When paired with a previously developed mass spectrometry assay, plastic contamination was detected in every sample, the website reported.
Coastal Communities
Eroding shorelines, warming water temperatures, and more frequent, higher-intensity storm events — these are among the realities of climate change and its current and future impacts on the Great Lakes and St. Lawrence region. How can states and provinces respond to these threats and help their communities weather the storm? By collaborating on a region-wide basis to stem the tide — both figuratively and literally.

One such collaboration is led by the Great Lakes Commission's (GLC) Standing Committee on Climate Resilience. At the commission's invitation, the GLLC joined the standing committee earlier this summer. The committee brings together Great Lakes stakeholders from throughout the basin to carry out the recommendations in the "Framework for Action" developed in January 2020 by the GLC's Special Committee on Climate Resilience. Organizing the standing committee was the first of seven recommendations in the "Framework;" the standing committee has been meeting via videoconference for the past few months to carry out the remaining six recommendations. GLLC Director Lisa Janairo currently represents the GLLC on the standing committee; in addition, GLLC members Sen. Ann Rest and Sen. Carrie Ruud — both from Minnesota -— serve on the standing committee in their capacity as GLC commissioners.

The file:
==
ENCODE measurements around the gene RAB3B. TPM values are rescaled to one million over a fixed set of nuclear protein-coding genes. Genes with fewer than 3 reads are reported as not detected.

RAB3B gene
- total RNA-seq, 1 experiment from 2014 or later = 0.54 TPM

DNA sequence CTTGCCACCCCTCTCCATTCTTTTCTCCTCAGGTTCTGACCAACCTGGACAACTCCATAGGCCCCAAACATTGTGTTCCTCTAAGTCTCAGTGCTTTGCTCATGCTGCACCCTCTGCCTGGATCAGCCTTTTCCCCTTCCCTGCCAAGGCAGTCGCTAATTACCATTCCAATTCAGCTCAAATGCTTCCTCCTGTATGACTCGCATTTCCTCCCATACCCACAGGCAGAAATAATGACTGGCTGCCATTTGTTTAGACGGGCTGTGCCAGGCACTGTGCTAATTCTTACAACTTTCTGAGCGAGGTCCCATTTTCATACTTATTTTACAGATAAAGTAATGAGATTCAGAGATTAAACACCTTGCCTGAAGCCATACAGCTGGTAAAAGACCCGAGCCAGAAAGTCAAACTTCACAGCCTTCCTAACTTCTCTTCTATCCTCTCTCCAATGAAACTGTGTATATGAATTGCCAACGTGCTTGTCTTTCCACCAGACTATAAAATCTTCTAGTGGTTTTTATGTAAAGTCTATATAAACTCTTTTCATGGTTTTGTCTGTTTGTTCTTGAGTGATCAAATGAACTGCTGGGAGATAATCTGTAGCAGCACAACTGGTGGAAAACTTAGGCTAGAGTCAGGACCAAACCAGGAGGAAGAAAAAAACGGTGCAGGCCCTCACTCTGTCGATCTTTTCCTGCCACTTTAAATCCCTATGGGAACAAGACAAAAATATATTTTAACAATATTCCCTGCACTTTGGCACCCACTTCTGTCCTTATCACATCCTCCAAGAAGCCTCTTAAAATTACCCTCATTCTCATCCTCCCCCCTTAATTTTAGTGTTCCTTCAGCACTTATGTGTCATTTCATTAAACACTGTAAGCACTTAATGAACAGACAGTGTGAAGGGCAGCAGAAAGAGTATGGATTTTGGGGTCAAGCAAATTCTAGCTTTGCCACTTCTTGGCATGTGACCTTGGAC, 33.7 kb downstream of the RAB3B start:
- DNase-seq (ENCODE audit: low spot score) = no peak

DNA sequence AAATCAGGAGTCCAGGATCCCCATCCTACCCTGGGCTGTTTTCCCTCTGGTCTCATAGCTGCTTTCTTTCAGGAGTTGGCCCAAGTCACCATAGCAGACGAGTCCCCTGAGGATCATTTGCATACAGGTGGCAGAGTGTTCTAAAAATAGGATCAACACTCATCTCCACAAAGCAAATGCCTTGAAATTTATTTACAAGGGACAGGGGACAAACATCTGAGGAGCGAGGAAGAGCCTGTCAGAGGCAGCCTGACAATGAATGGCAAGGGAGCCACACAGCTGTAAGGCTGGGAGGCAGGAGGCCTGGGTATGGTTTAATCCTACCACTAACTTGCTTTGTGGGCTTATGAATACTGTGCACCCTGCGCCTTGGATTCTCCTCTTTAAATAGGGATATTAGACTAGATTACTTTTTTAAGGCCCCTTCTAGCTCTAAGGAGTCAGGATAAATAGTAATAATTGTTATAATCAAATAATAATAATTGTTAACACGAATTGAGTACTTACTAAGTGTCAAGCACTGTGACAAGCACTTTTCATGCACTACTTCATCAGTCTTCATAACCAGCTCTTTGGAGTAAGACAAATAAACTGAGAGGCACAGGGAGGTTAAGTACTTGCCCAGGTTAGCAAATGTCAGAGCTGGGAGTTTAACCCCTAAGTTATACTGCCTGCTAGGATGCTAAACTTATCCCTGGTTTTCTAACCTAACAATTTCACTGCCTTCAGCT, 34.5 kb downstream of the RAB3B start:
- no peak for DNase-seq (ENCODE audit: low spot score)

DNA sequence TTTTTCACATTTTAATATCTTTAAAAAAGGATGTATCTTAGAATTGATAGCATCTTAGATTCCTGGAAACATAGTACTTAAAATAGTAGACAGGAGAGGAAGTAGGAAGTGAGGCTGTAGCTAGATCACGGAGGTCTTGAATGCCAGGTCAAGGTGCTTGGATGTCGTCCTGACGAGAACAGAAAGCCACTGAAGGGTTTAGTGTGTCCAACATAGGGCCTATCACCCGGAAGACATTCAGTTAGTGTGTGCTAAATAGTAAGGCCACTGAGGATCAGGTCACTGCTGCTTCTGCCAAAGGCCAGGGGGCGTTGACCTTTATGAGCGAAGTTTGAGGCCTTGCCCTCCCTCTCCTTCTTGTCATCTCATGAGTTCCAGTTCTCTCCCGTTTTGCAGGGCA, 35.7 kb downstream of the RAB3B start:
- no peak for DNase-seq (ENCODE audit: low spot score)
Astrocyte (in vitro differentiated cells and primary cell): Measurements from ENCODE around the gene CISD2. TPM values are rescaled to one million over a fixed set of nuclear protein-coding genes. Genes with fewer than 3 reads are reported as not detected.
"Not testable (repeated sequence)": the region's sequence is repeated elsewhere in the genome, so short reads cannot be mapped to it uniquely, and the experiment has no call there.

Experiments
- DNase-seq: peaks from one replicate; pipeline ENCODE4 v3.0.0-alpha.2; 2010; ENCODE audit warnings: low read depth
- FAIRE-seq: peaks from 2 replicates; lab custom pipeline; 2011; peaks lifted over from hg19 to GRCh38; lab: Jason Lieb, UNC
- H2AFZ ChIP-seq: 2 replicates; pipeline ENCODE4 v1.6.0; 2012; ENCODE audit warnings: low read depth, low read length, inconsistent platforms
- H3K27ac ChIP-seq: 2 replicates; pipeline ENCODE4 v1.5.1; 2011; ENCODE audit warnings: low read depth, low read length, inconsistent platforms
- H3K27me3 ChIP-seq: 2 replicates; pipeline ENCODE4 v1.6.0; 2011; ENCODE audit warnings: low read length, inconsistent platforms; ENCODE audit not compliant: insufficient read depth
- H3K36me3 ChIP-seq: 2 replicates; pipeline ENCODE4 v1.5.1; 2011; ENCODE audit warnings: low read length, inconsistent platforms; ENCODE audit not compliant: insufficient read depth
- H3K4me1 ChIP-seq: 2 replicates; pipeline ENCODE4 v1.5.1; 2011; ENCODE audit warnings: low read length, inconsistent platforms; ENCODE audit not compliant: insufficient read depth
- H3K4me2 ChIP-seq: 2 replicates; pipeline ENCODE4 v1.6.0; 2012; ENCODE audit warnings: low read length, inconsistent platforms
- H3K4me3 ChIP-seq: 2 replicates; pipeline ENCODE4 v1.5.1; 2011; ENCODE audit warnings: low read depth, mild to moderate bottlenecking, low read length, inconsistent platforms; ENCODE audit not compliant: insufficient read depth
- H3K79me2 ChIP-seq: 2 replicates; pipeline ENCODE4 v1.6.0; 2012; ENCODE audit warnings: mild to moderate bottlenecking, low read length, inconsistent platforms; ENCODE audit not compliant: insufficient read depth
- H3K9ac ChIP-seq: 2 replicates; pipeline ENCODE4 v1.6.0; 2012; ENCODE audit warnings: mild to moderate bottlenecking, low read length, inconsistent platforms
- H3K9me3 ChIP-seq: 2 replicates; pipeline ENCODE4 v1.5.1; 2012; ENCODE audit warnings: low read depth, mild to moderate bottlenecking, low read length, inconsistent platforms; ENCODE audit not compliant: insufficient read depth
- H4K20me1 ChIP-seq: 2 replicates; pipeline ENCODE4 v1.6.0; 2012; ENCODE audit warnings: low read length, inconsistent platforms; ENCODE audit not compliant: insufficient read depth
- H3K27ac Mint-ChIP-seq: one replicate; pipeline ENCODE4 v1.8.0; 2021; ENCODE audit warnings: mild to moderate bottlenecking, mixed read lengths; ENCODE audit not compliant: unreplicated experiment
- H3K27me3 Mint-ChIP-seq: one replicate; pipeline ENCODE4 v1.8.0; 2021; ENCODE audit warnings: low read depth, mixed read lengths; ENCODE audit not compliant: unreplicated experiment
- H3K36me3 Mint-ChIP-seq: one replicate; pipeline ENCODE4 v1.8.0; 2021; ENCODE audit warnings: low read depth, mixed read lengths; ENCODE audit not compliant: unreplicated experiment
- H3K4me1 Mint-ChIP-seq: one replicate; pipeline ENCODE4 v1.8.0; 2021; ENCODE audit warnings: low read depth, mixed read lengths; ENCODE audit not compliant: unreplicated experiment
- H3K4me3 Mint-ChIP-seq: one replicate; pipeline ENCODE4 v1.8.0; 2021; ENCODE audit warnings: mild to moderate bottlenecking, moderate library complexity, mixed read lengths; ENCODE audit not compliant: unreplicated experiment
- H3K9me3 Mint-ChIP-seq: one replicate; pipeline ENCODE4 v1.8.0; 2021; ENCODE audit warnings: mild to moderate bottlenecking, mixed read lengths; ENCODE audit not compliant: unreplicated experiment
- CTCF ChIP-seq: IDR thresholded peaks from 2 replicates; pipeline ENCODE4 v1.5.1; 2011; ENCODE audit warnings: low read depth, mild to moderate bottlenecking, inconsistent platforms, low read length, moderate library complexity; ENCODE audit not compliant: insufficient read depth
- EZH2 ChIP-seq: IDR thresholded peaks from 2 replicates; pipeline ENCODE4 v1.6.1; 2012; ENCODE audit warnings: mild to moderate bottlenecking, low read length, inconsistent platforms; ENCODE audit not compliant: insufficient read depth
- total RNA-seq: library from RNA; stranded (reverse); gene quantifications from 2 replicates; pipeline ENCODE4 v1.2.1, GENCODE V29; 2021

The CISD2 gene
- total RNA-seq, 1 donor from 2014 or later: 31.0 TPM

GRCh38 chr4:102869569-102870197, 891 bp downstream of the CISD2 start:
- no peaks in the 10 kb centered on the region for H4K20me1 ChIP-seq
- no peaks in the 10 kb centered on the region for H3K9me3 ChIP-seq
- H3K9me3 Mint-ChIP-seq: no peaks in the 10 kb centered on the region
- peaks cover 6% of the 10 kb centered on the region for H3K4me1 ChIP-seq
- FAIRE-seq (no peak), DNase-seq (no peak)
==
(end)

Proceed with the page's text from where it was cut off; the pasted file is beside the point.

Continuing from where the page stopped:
To date, the standing committee has developed a definition of climate resilience and is working on refining a "Great Lakes Action Plan for Climate Resilience" to share with the commissioners. The action plan will drive the development of a suite of products to help the region withstand, adapt to, and recover from the impacts of climate change. The draft action plan prioritizes actions to protect people, property, and infrastructure, support decision-making at the local and the regional levels, engage private- and public-sector partners, and coordinate, communicate, and share knowledge throughout the basin. All deliverables are scheduled to be completed in 2020, with future action creating opportunities for the GLLC to partner on an ongoing basis with the commission as well as other Great Lakes organizations.
To learn more about the commission's work on climate resilience and the opportunities for GLLC members to get involved, tune in to the #2020GLLC Virtual Meeting on October 9.
Legislative Trackers
The GLLC monitors federal, state, and provincial legislation on issues related to water quality in the Great Lakes and St. Lawrence River region. Several of these pieces of legislation are referenced in this newsletter. GLLC members and other legislators are encouraged to send their bills for posting to

View the updated trackers here:

GLLC Events
Mark your calendars for these GLLC events! Unless otherwise noted, all events are open to anyone who wishes to attend. Registration is required for all events. Registration for GLLC web meetings opens one month prior to the event.
About the GLLC
The Great Lakes-St. Lawrence Legislative Caucus (GLLC) is a binational, nonpartisan organization that exists solely for the purpose of engaging state and provincial legislators in the policymaking process related to the Great Lakes and St. Lawrence River. Secretariat services are provided by The Council of State Governments Midwestern Office. Financial support is provided in part by The Joyce Foundation and the Charles Stewart Mott Foundation. The GLLC's work on nutrient pollution is funded in part by the Fred A. and Barbara M. Erb Family Foundation.

For more information about the Caucus, visit the GLLC website or contact Lisa Janairo, GLLC Director, at or 920.458.5910.